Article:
Mistakes that trustees make

The “rule in Re Hastings-Bass, deceased” has been referred to as a trustee’s “morning-after pill”. The rule, as it has been applied in the Cayman Islands, essentially provides that where trustees exercise their discretion and an unintended effect results, the Court may interfere with the trustees’ decision if it is clear that the trustees would not have acted as they did had they not failed to take into account relevant considerations, or taken into account irrelevant ones. That interpretation of the rule has now been overturned by the English Court of Appeal in the recent Pitt and Futter decisions of March 2011 and it remains to be seen whether the Cayman Islands courts will follow suit.

The “rule in Re Hastings-Bass deceased” became part of Cayman Islands law following the decision of Justice Levers in Barclays Private Bank & Trust v Chamberlain and was applied by the Chief Justice in A v Rothschild Trust Cayman Ltd and more recently in Re Ta-Ming Wang Trust. If Cayman Islands law were to follow the English Court of Appeal’s decision in Pitt and Futter, the Cayman Court would need to depart from the previous decisions of the Grand Court on this point. The material question for the a Cayman judge to consider is whether Cayman Islands law should follow the new direction taken by English law on this question.

One of the implications of the decisions in Pitt and Futter is that trustees’ decisions will no longer be voidable under the rule where, for example, the trustees have taken appropriate tax and/or legal advice (and have reasonably considered all other relevant factors) and any unforeseen tax charge results. This is likely to result in an increase in negligence claims against professional advisors as well as more applications for directions to the Cayman Islands court. In light of this, with regard to tax advice, it might not be unreasonable for a trustee to adopt a “hit and hope for the best” approach. If the desired outcome is achieved then no problems should arise. If it is not achieved then the disposition could still be set aside under the rule in Hasting-Bass (for there has been a breach by the trustee in not taking appropriate tax advice) and the tax which was mistakenly paid might then be refunded. In such a situation, a failure to take tax advice may, ironically, be the best course of action, however, this would be a very risky path for trustees to follow. Pitt and Futter also make clear that an act of a trustee may only be set aside on the basis of mistake where there was a mistake as to the legal effect of the transaction or a relevant mistake as to some material fact. It is also made clear that a mistake as to the fiscal consequences (which is taken to include taxation ramifications) of a transaction does not fall within this principle. It is difficult to see how an obligation to pay tax should not be regarded as one of the legal effects (or perhaps a “side effect”) of a transaction when such an obligation arises as a direct result of the transaction itself!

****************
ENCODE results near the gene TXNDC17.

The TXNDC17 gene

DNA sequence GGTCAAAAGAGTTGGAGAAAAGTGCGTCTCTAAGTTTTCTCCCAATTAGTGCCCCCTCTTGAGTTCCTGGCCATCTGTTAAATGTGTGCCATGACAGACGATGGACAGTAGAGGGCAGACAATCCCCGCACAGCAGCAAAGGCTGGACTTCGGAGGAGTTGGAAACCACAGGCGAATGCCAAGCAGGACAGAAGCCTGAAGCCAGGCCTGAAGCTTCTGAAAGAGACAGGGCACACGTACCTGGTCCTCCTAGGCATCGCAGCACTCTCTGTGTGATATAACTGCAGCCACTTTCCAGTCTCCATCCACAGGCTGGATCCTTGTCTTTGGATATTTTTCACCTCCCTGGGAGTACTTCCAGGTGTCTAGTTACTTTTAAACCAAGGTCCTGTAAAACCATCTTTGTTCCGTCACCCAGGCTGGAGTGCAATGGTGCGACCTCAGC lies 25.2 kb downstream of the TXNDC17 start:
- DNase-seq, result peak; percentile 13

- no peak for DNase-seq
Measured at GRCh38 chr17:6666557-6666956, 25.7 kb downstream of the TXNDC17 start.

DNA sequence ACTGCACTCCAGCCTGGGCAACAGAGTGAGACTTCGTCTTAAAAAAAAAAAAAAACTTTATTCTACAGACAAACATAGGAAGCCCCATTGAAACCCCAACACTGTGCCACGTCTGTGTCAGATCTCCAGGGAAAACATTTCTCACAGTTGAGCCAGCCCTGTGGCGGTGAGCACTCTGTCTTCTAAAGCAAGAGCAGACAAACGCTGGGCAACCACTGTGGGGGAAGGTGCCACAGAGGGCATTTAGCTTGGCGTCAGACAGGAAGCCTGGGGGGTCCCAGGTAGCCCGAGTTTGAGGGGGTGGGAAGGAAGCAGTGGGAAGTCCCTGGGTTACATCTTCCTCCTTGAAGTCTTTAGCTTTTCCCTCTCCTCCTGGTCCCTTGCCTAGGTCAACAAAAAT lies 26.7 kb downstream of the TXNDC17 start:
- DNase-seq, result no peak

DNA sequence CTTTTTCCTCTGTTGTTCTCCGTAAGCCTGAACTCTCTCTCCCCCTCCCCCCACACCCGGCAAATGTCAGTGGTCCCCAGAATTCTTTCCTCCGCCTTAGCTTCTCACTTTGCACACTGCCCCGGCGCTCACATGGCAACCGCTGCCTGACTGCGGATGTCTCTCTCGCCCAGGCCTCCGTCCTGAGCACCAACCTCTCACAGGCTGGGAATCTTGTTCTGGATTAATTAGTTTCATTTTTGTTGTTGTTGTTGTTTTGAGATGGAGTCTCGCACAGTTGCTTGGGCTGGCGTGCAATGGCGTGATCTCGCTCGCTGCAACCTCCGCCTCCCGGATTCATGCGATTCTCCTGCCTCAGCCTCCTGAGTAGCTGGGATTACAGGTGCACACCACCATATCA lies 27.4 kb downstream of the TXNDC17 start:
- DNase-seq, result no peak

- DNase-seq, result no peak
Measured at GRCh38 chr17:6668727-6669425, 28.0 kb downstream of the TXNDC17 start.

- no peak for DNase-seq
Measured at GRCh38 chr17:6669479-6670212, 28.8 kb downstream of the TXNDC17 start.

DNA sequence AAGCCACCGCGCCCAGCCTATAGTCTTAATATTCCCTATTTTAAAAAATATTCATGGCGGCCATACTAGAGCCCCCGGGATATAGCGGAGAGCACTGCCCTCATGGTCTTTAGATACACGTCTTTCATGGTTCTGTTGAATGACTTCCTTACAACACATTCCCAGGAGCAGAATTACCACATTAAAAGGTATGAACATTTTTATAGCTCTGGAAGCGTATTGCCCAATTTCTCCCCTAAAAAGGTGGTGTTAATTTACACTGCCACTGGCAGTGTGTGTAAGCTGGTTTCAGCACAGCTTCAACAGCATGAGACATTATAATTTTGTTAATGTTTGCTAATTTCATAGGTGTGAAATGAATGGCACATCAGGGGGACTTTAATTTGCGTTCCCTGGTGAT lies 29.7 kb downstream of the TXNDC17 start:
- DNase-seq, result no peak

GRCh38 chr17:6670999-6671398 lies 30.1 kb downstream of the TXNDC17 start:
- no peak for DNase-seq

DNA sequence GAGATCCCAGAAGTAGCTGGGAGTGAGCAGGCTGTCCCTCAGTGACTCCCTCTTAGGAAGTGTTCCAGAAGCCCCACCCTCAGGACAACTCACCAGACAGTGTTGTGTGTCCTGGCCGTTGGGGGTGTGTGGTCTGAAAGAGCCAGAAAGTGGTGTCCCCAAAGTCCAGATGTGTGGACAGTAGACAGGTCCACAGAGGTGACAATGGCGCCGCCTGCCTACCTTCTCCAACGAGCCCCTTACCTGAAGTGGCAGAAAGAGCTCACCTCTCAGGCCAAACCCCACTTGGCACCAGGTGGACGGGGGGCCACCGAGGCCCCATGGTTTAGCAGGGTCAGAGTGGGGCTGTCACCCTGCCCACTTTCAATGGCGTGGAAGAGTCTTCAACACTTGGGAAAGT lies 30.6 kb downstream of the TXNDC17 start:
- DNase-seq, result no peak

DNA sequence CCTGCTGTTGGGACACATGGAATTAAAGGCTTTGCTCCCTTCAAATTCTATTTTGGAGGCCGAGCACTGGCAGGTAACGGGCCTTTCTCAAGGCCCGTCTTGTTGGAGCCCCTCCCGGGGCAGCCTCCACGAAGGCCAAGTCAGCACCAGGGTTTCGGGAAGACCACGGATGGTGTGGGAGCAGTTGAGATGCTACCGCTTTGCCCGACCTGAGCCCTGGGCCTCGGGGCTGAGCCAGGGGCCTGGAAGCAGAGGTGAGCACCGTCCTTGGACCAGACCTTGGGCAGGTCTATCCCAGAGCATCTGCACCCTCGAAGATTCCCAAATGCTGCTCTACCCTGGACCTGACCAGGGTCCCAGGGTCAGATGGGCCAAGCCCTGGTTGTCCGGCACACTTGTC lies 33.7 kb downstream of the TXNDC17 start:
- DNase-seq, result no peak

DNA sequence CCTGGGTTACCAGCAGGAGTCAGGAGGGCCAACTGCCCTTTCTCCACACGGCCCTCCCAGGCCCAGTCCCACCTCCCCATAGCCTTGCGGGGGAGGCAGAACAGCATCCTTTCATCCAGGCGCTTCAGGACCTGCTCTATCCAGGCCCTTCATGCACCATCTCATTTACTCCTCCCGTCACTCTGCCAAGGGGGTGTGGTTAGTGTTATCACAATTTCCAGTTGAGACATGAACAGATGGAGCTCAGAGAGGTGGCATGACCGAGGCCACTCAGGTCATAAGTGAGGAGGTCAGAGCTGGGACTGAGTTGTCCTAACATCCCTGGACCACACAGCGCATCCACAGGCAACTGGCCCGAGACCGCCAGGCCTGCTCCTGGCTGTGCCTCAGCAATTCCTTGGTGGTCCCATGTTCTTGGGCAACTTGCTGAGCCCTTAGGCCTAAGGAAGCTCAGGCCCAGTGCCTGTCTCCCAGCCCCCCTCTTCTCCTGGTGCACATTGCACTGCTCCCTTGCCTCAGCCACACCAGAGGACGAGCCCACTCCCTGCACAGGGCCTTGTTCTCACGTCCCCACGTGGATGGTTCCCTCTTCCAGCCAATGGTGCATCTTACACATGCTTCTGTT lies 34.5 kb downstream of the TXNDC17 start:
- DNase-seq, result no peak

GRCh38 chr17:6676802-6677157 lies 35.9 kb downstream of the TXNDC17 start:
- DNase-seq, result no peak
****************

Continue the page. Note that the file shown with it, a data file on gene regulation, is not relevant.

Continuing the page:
As a leading International Financial Centre, we deal with many clients in high tax jurisdictions and many of the decisions made by our trustees require tax advice to be obtained. It cannot be desirable or prudent to encourage wilful blindness on the part of trustees. It is also clear that the acceptance of Pitt and Futter would prevent any transaction from being set aside for mistake as to tax ramifications, which was the reason that the rule was applied locally in at least two of the three cases referred to. Given that the English Court of Appeal’s decisions in Pitt and Futter have not received the warmest of welcomes from English practitioners and that the Cayman Islands Government will not receive the taxes paid when a mistaken decision cannot be avoided, it is to be hoped that if a case on the rule in Re Hastings-Bass were to come before the Cayman Islands Court in future, the Court would decline to apply Pitt and Futter.